ENG 582 W: Nabokov
February 15, 2007
Who, if I cried out, would hear me among the angels' hierarchies?
and even if one of them pressed me suddenly against his heart:
I would be consumed in that overwhelming existence.
For beauty is nothing but the beginning of terror, which we are still just able to endure,
and we are so awed because it serenely disdains to annihilate us.
Every angel is terrifying.
And so I hold myself back and swallow the call-note of my dark sobbing.
-- Rainer Maria Rilke, Duino Elegies
In addition to the Rilke that can be read into the plot of “Wingstroke,” the pre-Modernist poet also serves as stylistic antecedent to Nabokov’s early work. Rilke scholar Anna A. Travis characterizes his imagery as haunting, tending to focus on the “difficulty of communion with the ineffable in an age of disbelief, solitude, and profound anxiety” (1). This characterization can be applied directly to the particularly discordant images and sound symbolism in “Wingstroke.” Compared in varying degrees to the narrators of Nabokov’s other early short fiction, such as “Sounds,” “Beneficence,” “A Letter That Never Reached Russia,” and “Fight,” the narrator of “Wingstroke” is third person limited, tied to Kern’s perspective. Unlike the other protagonists, Kern is not blissfully in love with life. Correspondingly, the descriptions associated with his thoughts will have none of that kaleidoscopic harmony. A man who damns his inability to understand anything, Kern has no “musical ear [that] knew and comprehended everything” as does the narrator of “Sounds” (22). Kern’s world is instead pierced with discordance and jarring discomfort. When pushing aside the magazine picture of his wife with “childlike eyes,” her absence and the suggested absence of innocence is punctuated with Kern’s “fingernail squeaking on the glossy page” [my emphasis] (27).
Eyes and “the gaze” figure prominently throughout the story, often to underscore dissonance, or lack of communion. Monfiori the voyeur, is described as having “leechy eyes,” for instance, which seek to “peek” into Kern’s as he resolves to shoot himself. At the hotel ball, Kern notices that “around him floated past the intense faces of angular couples with perversely absent eyes” (30). Such lines are reminiscent of the solitude captured in early imagist poetry, not unlike the apparition of faces in Pound’s “In a Station at the Metro.” At its most piercing, “gaze” imagery functions to highlight the delicate membranes people erect to separate from each other: “Somebody’s curious gaze pricked [Kern] like a needle touching the nerve of a tooth. He turned back abruptly” (27).
This haunting detachment, appropriately, operates at the level of sound symbolism as well. Specifically, the repetition, or assonance of long vowel sounds reverberates throughout the piece, particularly in conjunction with Kern. Whether these deliberately repeated long vowels symbolize the “gaping black gap,” “chasm,” and “porcelain depths” of Kern’s nihilistic imagination is debatable (28, 29). The vowel play certainly does, however, express a profound isolation. Note, for instance, the way assonance serves to create an poignantly resonant echo in this description of the loneliest dinner in the world: “…Kern changed, and, at the sound of the gong’s hollow clanging, rang and ordered cold roast beef, some grapes, and a flask of Chianti” (27).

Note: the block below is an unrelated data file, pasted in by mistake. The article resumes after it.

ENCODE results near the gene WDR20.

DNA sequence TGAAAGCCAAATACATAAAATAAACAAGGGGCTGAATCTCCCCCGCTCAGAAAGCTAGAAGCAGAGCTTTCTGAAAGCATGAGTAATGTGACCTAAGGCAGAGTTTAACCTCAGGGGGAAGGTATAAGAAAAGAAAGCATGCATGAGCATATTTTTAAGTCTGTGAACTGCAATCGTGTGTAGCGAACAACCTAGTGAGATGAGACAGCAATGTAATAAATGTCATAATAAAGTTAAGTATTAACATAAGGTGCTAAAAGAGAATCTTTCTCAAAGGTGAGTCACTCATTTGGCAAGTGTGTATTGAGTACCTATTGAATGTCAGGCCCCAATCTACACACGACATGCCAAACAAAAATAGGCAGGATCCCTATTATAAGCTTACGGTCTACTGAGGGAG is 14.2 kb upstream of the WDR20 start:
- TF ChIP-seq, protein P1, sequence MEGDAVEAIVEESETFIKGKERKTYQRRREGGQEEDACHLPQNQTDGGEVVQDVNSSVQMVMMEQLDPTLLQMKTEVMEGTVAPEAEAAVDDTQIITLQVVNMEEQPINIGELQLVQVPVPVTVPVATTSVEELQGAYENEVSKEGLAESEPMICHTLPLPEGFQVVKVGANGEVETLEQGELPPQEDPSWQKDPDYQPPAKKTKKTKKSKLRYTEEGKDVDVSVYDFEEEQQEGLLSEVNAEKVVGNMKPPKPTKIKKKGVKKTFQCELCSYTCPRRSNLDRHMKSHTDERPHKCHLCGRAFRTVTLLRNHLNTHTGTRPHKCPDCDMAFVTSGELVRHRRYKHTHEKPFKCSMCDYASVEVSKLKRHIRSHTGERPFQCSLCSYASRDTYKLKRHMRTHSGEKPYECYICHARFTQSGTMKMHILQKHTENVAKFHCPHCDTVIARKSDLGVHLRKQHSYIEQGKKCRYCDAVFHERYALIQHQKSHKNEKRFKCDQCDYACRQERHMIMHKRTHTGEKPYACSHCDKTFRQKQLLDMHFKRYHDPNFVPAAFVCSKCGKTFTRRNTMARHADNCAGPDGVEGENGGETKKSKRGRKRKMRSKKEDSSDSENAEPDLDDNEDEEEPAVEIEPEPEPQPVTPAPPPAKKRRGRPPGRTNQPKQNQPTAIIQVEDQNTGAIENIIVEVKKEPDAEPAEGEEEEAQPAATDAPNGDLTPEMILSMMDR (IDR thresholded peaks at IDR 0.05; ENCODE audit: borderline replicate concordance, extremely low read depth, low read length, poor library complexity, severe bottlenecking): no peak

If Isabel is to symbolize the figure that pierces Kern’s stupor, or at least the last in a series of “silk rags” that Kern futilely tries to “hang… across the gaping black gap,” her descriptions are attributed with livelier sound play (28). Specifically, when Kern views her, she is often associated with more “abrupt” sounds, and tongue-twisting consonance. Note the relative lack of mouth and tongue movement in the modifier associated with Kern in comparison to the more active movements necessitated in the modifier associated with Isabel: “[mopping his brow, Kern] set off after [Isabel, who, with a flutter of her black fan,] was heading for the door” (30). As Kern feels older, less sprightly and gayer in comparison to Isabel, her descriptions become even harsher, the movements necessitated by the conjunction of consonants practically a series of spit curses themselves: “Indefatigable girl, he thought—the dog, the guitar, the icy drafts” (32).
Brockman, William S., Jeff Edmunds, and Maxim D. Shrayer, comps. Zembla. Vers. 1. 1 Dec. 1995. Pennsylvania State University. 15 Feb. 2007 <http://www.libraries.psu.edu/nabokov/zembla.htm>.
Nabokov, Vladimir. "Sounds." The Stories of Vladimir Nabokov. New York: Random House, Inc., 2006. 14-24.
Nabokov, Vladimir. "Wingstroke." The Stories of Vladimir Nabokov. New York: Random House, Inc., 2006. 25-43.
Rilke, Rainer M. The Selected Poetry of Rainer Maria Rilke / Edited and Translated by Stephen Mitchell ; with an Introduction by Robert Hass. 1st ed. New York: Random House, 1982. 1-356.
Travis, Anna A. Rilke's Russia: a Cultural Encounter. 1st ed. Evanston, Ill: Northwestern UP, 1994. 1-195.